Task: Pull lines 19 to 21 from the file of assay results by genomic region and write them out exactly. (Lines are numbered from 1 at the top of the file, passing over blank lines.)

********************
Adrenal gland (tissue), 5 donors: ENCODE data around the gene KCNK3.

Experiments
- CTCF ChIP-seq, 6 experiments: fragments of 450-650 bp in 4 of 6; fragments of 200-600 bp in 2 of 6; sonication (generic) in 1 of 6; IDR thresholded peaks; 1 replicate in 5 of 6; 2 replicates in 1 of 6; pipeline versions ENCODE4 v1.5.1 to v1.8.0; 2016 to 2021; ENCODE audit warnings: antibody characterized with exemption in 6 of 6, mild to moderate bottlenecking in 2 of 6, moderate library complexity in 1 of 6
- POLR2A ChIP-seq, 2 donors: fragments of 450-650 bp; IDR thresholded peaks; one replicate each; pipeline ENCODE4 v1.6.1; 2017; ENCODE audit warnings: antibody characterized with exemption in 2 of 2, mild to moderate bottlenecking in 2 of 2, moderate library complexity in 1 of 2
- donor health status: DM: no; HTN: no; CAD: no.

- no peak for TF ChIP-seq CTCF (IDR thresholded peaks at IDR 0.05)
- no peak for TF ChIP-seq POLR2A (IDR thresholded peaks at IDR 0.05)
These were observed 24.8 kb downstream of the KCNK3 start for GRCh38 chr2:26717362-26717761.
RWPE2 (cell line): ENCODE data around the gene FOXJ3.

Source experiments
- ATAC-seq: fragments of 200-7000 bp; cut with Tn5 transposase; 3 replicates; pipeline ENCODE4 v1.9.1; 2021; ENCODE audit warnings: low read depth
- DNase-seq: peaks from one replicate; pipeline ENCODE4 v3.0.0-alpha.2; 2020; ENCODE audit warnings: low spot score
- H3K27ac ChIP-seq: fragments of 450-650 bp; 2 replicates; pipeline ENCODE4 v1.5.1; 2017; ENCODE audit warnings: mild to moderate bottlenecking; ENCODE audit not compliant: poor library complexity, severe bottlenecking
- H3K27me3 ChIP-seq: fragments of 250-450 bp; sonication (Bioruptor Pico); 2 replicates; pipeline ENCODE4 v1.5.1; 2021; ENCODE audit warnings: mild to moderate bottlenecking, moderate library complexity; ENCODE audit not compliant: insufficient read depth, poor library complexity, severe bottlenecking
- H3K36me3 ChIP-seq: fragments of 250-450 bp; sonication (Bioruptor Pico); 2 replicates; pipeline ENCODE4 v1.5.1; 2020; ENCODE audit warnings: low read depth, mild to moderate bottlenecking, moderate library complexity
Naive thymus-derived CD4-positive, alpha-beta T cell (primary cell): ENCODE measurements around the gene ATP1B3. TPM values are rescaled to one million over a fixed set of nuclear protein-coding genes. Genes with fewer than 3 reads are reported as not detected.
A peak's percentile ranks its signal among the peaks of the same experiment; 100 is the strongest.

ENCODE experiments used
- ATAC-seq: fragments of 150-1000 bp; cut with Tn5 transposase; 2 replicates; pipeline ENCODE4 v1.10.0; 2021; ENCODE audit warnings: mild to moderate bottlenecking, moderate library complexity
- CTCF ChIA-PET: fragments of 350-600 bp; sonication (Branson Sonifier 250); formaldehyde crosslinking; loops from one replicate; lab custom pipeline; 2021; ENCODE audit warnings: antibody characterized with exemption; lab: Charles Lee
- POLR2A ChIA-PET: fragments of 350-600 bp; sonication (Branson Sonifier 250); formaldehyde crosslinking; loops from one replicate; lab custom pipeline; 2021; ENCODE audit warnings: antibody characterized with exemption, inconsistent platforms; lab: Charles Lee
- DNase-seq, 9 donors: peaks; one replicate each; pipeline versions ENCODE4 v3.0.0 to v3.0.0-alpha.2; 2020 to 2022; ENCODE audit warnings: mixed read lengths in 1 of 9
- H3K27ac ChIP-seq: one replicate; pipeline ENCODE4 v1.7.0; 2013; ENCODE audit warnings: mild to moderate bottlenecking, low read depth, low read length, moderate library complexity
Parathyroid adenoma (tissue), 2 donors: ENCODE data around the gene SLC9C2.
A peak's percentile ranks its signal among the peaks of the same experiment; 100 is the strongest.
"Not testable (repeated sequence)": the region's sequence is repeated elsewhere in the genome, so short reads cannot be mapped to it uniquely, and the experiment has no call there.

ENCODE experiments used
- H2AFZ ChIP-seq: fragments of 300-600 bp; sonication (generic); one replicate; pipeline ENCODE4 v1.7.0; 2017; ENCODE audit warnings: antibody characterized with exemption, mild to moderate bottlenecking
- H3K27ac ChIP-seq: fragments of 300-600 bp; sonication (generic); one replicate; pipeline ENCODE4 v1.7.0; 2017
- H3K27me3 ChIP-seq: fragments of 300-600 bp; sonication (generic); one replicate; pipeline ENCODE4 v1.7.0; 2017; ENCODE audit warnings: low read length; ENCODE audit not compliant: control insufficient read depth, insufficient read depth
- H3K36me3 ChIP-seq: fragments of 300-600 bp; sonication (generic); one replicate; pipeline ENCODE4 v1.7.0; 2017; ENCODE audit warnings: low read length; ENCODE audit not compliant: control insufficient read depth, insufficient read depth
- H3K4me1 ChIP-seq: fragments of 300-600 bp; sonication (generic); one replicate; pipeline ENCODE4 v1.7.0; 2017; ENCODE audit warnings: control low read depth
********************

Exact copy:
- ATAC-seq: fragments of 150-1000 bp; cut with Tn5 transposase; 2 replicates; pipeline ENCODE4 v1.10.0; 2021; ENCODE audit warnings: mild to moderate bottlenecking, moderate library complexity
- CTCF ChIA-PET: fragments of 350-600 bp; sonication (Branson Sonifier 250); formaldehyde crosslinking; loops from one replicate; lab custom pipeline; 2021; ENCODE audit warnings: antibody characterized with exemption; lab: Charles Lee
- POLR2A ChIA-PET: fragments of 350-600 bp; sonication (Branson Sonifier 250); formaldehyde crosslinking; loops from one replicate; lab custom pipeline; 2021; ENCODE audit warnings: antibody characterized with exemption, inconsistent platforms; lab: Charles Lee